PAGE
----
Sunday, May 8, 2011

The fastest possible trill

For the trilly bits in Mozart, starting at the pickup to 51 and again at 120, I long ago decided I wanted to do 32nd notes, something like this:
Three turns, starting from the bottom. The advantage of straight 32nd notes over something like a 7-tuplet is that it's easier to practice slowly with a subdivided beat. When I crank up the metronome, I don't always manage to get all three turns in, or maybe there will be two clean ones plus a little bounce near the end, but this is the plan anyway.

There are lots of ways to play these, of course. My teacher I think told me he played 5 turns, which seems like a lot to me. And of course, when he demonstrated, they went too fast for me to count. With recordings, we can slow things down. Here's that section from Klaus Thunemann's recording, which has pretty fast trills:

  Kt-normal by TFox17

It's too fast for me to count, unless I slow it down:
  Kt slowed by TFox17

From that, it's pretty easy to write out what he is doing:
I count four turns, starting from the top, for straight 32nd notes all the way through. So not, on paper, any faster than my plan, although faster in practice, since he both takes a faster tempo, and is able to execute the whole thing beautifully.

Now, how fast can a trill go? It turns out that there are limits in principle, not just practice. First of all, there are limits as to how fast fingers can move. Kochevitsky's book on piano technique goes through some of the studies.   Apparently the 2nd and 3rd fingers can make 5-6 movements per second, 4-5 with the other fingers. Training doesn't help peak speed: great pianists and members of the general public were about the same, with some untrained participants able to make 7 per second, which some pianists were only able to do 5. For a trill on piano, you can alternate two fingers, so 6 movements per second can give you 12 notes per second. On a wind instrument, you can only move one finger, but each full movement cycle, up and down, gives you two notes. So it's more or less the same, 12 notes per second. It turns out that there's a limit to what the ear will perceive of as distinct notes. Passages played faster than this will blur together. This makes sense: after all, every note is just a cyclical progression of pressures, and A0, reachable by a contra with an extension, has a frequency of about 22 Hz. The limit of hearing notes depends on several things: the pitch of the notes (low notes get muddier faster), the complexity of the passage (scales, trills and tremolos are easier to perceive than more complex passages), and the listener. This limit is typically around 12 notes per second, sextuplets at 120 BPM, which interestingly corresponds to about the limit of what's possible to produce. For a trill, the limit quoted is more like 15 notes per second, which is around what Klaus Thunemann is performing his trill. We can test this ourselves, though, by shifting the tempo on the recording, and seeing what happens.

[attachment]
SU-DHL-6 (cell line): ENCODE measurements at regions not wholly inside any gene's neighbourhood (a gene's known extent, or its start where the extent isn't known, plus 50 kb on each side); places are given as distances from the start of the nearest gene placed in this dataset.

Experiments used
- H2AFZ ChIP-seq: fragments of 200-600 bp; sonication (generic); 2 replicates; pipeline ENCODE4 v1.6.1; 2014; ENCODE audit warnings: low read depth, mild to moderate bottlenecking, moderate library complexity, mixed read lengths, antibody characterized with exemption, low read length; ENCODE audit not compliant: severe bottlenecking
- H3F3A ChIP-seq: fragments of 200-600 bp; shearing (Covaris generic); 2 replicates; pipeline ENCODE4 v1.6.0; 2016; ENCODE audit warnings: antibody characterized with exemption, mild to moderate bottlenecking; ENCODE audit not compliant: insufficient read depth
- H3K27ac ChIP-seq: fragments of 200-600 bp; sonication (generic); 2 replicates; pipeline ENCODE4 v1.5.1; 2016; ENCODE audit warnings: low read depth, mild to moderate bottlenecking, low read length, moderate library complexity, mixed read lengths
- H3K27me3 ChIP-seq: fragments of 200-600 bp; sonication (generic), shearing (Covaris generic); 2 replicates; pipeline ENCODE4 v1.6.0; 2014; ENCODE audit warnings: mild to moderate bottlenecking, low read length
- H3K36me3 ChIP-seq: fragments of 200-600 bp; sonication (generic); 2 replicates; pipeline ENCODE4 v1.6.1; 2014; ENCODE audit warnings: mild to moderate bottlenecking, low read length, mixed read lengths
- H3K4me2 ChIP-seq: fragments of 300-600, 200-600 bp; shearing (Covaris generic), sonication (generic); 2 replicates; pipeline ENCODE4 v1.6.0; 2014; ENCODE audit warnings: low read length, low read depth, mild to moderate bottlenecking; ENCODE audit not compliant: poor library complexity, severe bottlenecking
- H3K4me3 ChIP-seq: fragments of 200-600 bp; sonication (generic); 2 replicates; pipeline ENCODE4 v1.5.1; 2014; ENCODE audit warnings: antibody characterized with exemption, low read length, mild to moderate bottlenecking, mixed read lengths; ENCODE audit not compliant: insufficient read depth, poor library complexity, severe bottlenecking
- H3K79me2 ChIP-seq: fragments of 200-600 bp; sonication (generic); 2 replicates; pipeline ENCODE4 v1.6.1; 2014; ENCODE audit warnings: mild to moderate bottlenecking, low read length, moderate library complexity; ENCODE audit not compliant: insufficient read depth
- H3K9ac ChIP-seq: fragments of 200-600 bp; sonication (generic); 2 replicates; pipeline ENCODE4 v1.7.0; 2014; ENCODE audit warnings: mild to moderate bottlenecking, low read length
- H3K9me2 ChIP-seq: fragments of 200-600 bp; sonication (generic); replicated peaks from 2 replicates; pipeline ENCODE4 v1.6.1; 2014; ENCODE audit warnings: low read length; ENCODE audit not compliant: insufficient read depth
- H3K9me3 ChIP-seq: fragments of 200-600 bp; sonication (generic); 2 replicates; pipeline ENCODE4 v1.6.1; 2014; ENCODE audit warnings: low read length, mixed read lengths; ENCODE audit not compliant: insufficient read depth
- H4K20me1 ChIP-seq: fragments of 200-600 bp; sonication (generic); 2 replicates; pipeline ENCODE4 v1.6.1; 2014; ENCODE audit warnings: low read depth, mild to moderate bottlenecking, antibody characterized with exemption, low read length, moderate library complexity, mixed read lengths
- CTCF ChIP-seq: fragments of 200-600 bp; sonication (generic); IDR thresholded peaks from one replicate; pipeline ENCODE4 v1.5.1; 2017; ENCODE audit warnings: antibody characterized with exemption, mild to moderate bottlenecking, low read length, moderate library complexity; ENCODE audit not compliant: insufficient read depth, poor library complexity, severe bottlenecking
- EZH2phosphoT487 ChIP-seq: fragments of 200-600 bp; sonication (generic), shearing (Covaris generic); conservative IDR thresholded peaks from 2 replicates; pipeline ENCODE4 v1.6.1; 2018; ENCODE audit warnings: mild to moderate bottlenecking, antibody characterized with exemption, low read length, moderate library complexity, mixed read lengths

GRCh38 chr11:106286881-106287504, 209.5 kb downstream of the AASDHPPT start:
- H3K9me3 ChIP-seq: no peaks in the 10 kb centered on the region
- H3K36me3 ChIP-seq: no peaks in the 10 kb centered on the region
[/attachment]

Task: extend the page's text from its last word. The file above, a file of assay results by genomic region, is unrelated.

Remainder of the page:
Here's the tempo shifted to about 150 bpm, which gives us about 20 notes per second:

  Kt 151 by TFox17

And again, to about 180, which gives us 24 notes per second:
  Kt 182 by TFox17

For me, at 150 it still sounds like a trill, though I certainly can't count the notes. At 180, it's degenerated into a sort of fluttery effect on a sustained tone. At 240, the 16ths become indistinct.

From this I think we can conclude that Klaus Thunemann's trills are, not just fast, but essentially at or near the limit of being the fastest possible, either to perform or to hear.

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